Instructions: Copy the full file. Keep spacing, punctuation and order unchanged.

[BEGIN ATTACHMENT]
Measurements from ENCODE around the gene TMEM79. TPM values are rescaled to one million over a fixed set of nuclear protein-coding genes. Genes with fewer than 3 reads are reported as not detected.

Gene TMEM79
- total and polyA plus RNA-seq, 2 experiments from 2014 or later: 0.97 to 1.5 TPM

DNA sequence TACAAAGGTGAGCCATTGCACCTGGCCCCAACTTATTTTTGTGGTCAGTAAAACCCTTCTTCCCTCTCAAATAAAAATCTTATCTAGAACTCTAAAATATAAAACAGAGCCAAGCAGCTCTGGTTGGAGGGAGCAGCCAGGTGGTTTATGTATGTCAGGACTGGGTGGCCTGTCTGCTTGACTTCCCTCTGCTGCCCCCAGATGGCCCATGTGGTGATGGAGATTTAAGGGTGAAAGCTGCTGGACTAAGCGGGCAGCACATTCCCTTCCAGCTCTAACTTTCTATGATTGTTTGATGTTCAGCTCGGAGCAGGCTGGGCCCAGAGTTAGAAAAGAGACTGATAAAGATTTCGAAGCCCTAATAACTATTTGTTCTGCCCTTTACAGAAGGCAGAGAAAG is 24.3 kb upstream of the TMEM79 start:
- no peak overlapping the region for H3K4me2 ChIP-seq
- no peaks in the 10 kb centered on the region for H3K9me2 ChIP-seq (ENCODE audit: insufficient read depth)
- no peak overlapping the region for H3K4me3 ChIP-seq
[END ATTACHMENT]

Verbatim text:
Measurements from ENCODE around the gene TMEM79. TPM values are rescaled to one million over a fixed set of nuclear protein-coding genes. Genes with fewer than 3 reads are reported as not detected.

Gene TMEM79
- total and polyA plus RNA-seq, 2 experiments from 2014 or later: 0.97 to 1.5 TPM

DNA sequence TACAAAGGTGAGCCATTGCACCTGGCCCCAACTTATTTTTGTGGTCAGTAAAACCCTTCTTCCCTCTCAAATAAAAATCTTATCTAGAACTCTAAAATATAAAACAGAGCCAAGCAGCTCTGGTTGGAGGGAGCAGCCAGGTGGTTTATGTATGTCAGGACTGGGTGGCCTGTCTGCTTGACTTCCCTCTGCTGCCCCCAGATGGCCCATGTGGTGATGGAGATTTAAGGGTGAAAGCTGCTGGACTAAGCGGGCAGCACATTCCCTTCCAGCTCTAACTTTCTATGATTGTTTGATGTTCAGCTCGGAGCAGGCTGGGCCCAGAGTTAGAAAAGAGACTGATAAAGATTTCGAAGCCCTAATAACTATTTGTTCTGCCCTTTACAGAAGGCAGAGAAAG is 24.3 kb upstream of the TMEM79 start:
- no peak overlapping the region for H3K4me2 ChIP-seq
- no peaks in the 10 kb centered on the region for H3K9me2 ChIP-seq (ENCODE audit: insufficient read depth)
- no peak overlapping the region for H3K4me3 ChIP-seq